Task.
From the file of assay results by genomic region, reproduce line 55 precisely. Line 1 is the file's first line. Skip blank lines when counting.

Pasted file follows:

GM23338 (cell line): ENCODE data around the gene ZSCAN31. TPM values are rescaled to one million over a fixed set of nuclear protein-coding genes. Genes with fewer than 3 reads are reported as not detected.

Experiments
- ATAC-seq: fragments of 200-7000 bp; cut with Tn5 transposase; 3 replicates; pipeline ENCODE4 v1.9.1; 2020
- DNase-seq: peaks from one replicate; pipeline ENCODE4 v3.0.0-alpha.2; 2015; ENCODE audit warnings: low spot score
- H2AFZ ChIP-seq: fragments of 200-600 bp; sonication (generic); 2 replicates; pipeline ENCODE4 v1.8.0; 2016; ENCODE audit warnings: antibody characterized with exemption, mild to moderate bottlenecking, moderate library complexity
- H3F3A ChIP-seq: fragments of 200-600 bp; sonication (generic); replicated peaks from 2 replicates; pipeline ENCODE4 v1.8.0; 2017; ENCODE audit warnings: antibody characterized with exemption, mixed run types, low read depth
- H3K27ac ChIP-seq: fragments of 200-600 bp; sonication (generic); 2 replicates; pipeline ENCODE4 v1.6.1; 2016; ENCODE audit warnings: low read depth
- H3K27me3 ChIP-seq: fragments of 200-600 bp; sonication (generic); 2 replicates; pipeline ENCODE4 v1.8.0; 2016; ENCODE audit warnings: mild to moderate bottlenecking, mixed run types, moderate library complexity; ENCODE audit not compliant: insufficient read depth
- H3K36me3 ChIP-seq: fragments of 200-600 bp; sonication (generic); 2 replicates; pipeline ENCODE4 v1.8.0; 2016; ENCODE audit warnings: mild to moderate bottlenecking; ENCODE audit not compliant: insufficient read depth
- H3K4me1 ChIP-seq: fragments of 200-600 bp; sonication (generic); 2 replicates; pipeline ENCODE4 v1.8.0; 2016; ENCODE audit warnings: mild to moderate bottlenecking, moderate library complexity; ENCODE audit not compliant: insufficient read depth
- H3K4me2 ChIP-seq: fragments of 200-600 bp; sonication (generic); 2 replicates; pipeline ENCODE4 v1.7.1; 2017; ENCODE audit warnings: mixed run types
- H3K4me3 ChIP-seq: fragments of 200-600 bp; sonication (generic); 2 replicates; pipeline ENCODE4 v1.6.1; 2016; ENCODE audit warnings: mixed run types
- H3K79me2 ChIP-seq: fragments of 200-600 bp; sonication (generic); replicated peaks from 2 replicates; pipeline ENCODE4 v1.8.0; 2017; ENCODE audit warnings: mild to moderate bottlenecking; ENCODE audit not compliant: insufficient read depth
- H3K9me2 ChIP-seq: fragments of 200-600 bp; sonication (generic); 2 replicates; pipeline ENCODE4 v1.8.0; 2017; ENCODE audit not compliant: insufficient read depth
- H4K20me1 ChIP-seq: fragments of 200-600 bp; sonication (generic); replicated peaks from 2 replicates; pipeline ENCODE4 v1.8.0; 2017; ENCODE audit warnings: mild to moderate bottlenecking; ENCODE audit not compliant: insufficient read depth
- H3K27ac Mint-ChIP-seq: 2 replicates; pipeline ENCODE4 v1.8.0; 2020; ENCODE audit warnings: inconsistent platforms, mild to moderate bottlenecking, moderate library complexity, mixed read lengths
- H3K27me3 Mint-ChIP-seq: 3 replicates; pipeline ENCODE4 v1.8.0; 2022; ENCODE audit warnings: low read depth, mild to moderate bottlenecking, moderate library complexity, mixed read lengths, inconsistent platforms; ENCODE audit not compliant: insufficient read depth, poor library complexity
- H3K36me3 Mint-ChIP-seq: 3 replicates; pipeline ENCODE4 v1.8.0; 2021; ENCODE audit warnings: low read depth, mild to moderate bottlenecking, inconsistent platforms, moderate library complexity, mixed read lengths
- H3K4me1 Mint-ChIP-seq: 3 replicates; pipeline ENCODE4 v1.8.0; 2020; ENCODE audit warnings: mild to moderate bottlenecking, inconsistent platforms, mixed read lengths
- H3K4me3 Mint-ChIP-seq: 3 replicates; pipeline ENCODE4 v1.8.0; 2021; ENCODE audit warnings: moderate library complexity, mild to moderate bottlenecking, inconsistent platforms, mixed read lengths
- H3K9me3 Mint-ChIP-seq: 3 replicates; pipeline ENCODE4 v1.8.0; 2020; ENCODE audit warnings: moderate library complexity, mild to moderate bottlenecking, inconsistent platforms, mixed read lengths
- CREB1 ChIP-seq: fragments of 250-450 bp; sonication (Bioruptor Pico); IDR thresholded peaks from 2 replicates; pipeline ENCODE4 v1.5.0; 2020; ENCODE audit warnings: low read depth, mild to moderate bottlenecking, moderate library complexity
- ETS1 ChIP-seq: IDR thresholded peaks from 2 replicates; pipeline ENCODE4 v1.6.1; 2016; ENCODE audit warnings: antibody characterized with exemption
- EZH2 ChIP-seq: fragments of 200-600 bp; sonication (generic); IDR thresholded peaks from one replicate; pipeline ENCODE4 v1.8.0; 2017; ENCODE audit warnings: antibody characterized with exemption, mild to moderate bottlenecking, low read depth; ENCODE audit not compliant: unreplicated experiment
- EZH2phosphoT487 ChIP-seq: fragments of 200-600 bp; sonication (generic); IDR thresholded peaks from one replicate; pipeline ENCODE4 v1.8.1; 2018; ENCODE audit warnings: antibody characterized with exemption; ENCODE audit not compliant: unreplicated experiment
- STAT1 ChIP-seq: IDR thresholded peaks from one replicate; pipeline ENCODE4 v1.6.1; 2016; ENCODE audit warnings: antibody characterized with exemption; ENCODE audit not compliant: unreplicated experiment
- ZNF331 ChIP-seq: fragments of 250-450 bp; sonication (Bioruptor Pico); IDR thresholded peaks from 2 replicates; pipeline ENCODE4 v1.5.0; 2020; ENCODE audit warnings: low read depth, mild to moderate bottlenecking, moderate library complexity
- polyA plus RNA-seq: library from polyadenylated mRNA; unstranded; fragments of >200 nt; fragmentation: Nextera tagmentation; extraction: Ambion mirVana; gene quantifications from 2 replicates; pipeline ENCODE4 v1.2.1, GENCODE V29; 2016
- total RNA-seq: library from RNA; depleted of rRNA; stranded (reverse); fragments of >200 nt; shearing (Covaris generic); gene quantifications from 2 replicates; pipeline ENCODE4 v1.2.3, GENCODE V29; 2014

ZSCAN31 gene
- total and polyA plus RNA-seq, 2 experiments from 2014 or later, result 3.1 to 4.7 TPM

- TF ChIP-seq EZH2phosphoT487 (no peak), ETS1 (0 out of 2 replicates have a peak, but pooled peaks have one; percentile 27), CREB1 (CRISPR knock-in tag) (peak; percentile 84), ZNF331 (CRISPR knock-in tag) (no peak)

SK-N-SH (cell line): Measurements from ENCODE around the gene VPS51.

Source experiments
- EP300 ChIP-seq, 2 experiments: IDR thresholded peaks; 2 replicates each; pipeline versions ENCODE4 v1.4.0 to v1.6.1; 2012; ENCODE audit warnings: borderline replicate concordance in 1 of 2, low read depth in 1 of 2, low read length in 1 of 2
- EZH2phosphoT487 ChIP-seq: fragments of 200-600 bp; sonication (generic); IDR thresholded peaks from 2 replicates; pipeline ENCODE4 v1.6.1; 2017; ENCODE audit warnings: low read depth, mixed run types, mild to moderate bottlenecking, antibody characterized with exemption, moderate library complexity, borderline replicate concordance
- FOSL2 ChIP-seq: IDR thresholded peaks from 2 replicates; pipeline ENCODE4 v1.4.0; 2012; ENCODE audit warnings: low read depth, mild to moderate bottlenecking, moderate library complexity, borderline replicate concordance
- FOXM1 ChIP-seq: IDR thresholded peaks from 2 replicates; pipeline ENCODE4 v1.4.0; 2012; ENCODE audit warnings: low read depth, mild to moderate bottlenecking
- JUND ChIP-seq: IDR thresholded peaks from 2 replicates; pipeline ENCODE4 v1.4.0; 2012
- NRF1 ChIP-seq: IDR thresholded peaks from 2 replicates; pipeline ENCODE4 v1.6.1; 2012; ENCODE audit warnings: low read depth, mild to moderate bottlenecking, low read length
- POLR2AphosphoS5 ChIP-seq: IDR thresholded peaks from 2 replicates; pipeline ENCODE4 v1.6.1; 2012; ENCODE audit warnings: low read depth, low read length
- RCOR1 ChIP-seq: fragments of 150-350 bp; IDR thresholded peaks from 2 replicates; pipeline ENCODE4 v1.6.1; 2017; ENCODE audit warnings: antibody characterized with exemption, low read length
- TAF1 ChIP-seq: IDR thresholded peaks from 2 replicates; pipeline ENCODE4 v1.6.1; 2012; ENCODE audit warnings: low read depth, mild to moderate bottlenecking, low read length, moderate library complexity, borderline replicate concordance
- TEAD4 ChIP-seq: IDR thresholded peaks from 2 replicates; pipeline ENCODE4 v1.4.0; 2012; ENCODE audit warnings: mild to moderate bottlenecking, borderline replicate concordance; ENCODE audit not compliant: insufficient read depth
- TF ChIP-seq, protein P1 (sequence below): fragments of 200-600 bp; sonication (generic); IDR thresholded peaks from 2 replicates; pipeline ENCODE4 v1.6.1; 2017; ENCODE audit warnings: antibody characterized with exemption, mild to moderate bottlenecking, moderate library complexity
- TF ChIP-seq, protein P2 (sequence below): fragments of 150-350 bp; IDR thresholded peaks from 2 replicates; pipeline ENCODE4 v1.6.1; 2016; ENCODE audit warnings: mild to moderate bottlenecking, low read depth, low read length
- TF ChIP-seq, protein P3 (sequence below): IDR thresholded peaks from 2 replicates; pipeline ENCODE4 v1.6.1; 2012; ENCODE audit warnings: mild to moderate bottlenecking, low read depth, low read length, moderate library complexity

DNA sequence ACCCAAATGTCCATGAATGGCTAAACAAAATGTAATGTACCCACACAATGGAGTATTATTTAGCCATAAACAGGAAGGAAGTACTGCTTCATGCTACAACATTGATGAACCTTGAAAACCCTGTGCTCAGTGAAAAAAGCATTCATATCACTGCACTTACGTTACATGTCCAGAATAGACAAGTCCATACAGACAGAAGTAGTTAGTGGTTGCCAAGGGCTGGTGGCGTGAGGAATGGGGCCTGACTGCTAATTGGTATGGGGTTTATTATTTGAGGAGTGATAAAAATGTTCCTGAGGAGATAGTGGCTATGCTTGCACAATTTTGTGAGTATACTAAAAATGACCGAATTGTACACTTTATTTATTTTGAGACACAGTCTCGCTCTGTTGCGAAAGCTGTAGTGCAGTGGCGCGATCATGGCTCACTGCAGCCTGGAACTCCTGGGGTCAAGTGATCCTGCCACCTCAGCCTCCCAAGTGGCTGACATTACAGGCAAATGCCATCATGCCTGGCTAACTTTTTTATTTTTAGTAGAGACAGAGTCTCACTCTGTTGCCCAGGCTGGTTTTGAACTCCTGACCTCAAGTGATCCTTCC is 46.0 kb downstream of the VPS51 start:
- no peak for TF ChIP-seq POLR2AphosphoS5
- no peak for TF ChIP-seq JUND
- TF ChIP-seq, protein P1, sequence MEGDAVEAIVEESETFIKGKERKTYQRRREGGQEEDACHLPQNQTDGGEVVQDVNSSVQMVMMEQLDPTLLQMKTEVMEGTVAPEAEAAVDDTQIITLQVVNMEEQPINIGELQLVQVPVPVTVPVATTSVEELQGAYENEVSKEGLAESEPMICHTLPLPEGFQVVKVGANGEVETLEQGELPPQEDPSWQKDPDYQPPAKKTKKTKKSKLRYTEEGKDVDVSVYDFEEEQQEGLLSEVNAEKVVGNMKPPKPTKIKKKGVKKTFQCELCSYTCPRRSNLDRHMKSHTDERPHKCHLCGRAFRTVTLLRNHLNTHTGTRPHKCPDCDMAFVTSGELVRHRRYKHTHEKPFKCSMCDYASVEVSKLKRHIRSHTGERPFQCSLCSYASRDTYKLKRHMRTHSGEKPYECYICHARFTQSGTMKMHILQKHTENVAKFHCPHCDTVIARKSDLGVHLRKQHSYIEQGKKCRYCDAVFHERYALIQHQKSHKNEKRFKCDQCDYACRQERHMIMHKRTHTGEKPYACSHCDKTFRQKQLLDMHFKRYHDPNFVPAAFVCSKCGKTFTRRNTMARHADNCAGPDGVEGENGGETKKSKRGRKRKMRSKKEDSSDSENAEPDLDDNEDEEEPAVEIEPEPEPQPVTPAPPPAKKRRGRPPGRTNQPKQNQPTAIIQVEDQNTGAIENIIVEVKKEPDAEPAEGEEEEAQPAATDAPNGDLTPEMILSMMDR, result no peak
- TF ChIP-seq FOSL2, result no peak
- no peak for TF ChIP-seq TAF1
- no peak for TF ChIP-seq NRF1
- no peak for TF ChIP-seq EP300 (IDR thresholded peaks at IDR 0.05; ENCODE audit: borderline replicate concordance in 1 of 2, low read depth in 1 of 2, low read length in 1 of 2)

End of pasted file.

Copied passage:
- no peak for TF ChIP-seq EP300 (IDR thresholded peaks at IDR 0.05; ENCODE audit: borderline replicate concordance in 1 of 2, low read depth in 1 of 2, low read length in 1 of 2)